Steady state solution (i.e. what happens when
starting process dies down) is of most
engineering interest study that.

eg. accelerate through wheel wobble- essential
difference– will oscillate at  , not  n or  d .

Many techniques have been developed to solve
the equation eg. Laplace transforms -Math.

Output has the form:

        x  X cos( t   )

with

                               Fo
        X                                                     and
                                                
                                                  1/ 2
                   k  m   2 2
                                    c 
                                              2


                                                                                                      (26)

                      c 
          tan 1             
                      k  m 2 


i.e. system will oscillate at the driving frequency  , with displacement peak X and
phase shift  .
                                                                       MECH2200/2210 Dynamics and Orbital Mechanics
                                                                                  Department of Mechanical Engineering,
                                                                                          The University of Queensland


Critical parameters are:

                                                  c
damping ratio                        
                                                  cc

                                                   forcing frequency
and frequency ratio                                
                                                   n natural frequency

                                     c   c        c       
noting that                                 cc       2 km    2 
                                      k   cc    k   cc      k


                                                                           from (14)

gives

                            Fo k
        X                                                                  and
                                            
                                              1/ 2
                1     
                       2 2
                               2  
                                          2


                                                                                                            (27)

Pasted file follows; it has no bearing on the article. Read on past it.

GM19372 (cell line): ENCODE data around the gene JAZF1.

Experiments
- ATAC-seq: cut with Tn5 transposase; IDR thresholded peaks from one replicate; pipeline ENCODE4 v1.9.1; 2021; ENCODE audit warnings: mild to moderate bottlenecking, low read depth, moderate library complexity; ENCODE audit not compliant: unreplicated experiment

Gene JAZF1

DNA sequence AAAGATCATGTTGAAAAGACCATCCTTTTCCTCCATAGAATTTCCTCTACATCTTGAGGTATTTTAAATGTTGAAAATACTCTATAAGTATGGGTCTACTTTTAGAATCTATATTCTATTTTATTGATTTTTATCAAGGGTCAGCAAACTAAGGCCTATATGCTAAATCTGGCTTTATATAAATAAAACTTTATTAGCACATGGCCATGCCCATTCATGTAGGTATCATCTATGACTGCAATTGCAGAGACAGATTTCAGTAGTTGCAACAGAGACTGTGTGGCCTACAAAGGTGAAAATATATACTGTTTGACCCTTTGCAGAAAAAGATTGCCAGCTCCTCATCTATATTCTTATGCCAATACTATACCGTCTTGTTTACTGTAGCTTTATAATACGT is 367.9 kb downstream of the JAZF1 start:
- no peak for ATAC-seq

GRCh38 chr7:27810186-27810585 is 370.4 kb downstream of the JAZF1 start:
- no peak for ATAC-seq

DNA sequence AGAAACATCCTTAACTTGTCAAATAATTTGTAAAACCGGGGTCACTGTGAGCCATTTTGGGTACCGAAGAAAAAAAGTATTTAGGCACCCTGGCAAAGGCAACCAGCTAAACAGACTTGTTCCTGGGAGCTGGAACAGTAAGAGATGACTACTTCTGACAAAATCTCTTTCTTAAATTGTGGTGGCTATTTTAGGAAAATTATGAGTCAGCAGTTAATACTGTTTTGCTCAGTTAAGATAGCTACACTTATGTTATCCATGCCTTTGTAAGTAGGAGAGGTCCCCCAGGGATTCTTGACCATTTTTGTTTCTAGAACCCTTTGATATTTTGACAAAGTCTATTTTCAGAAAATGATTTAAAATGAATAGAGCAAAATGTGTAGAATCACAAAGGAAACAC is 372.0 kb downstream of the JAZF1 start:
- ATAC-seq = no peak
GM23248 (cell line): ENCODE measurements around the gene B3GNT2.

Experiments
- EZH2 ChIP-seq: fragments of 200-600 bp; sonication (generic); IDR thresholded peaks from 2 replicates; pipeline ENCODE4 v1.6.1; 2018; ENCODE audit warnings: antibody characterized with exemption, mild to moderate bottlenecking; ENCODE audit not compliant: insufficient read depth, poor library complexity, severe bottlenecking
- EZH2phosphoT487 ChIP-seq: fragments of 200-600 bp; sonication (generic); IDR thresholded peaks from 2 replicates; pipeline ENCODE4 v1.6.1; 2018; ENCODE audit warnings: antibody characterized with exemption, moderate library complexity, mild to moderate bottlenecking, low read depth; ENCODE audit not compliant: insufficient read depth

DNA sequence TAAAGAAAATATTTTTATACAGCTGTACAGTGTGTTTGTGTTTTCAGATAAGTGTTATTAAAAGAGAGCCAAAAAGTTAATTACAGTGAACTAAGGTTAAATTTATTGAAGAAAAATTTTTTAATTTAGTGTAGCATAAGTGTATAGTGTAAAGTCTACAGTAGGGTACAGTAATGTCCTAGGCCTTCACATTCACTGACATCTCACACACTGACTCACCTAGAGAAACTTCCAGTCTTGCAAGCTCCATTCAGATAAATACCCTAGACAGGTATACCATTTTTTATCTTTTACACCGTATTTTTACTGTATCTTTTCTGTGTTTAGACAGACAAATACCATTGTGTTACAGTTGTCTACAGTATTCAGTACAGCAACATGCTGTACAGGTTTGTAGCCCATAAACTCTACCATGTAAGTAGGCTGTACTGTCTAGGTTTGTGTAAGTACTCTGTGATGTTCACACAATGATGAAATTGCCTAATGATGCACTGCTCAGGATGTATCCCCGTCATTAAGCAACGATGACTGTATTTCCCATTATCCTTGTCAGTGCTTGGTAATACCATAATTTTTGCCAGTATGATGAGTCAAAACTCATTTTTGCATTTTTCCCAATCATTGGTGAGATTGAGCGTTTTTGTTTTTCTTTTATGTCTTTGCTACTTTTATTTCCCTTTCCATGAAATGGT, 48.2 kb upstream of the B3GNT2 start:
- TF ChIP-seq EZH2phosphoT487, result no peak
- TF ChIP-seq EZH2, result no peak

 2  
          tan 1      2 
                    1  

phase response


Noting that the static displacement (  =0) has the value of X st  Fo k .

Ratio of dynamic to static deflection (amplitude response) is given by

        X       X                                  1
                     
        X st  Fo k 
                                                                 
                                                                   1/ 2
                                          
                                              2
                                1  2              2  
                                                               2

                                                                                                            (28)
                                              MECH2200/2210 Dynamics and Orbital Mechanics
                                                       Department of Mechanical Engineering,
                                                               The University of Queensland


Example

A platform of mass 150 kg has an item of rotating machinery mounted on it,
providing an out of balance force created by a 5kg mass, mounted 50 mm off the axis
of rotation, 600 rpm. The platform is supported on a spring-damper system. It is
required that the peak deflection of the table is to be 1mm. Find the spring and
damping parameters needed to achieve this for (i)   0 (ii)   0.25
                                               MECH2200/2210 Dynamics and Orbital Mechanics
                                                           Department of Mechanical Engineering,
                                                                   The University of Queensland


General comments


     Solution for a viscously damped, forced oscillating system for any value of
      damping (through  ) and frequency (through  )

     Includes the undamped analysis from earlier (eq. 12) with   0

     Most common engineering application is to reduce or limit the amplitude of
      vibration from an applied force. For X X st <1,  must be > 2 for an
      undamped system.

     For finite values of  , this occurs at lower 

     For   1, all frequencies are attenuated

     As a general design rule- design the system for a lower  n than the lowest
      frequency of the expected load.

     A system is said to be in ‘resonance’ if    n .

     At low  (  ),   0 . Characterised by low mass eg. spring on its own.

     At high  ,   180 o (out of phase). Mass dominates.